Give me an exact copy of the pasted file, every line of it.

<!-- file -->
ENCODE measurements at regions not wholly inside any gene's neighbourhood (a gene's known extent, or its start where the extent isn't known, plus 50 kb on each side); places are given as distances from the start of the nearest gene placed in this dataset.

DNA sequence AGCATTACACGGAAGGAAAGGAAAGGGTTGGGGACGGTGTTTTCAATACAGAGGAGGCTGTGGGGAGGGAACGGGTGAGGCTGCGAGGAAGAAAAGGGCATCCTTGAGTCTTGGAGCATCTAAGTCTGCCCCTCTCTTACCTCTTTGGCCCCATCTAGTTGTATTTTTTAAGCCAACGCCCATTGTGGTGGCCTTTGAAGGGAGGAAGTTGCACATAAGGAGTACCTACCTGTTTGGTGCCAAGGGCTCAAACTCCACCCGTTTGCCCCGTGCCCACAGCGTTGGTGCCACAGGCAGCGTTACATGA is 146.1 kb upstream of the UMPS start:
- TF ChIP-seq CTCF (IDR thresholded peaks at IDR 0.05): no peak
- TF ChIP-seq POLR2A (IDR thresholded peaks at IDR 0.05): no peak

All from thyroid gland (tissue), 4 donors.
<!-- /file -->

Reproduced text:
ENCODE measurements at regions not wholly inside any gene's neighbourhood (a gene's known extent, or its start where the extent isn't known, plus 50 kb on each side); places are given as distances from the start of the nearest gene placed in this dataset.

DNA sequence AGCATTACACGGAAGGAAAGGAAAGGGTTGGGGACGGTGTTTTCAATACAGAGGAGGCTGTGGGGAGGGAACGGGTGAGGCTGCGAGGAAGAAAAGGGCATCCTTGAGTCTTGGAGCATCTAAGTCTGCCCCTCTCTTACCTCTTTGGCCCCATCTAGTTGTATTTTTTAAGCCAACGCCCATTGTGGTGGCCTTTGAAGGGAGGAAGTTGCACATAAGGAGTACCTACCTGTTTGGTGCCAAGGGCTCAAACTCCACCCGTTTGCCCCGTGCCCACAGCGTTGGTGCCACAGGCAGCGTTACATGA is 146.1 kb upstream of the UMPS start:
- TF ChIP-seq CTCF (IDR thresholded peaks at IDR 0.05): no peak
- TF ChIP-seq POLR2A (IDR thresholded peaks at IDR 0.05): no peak

All from thyroid gland (tissue), 4 donors.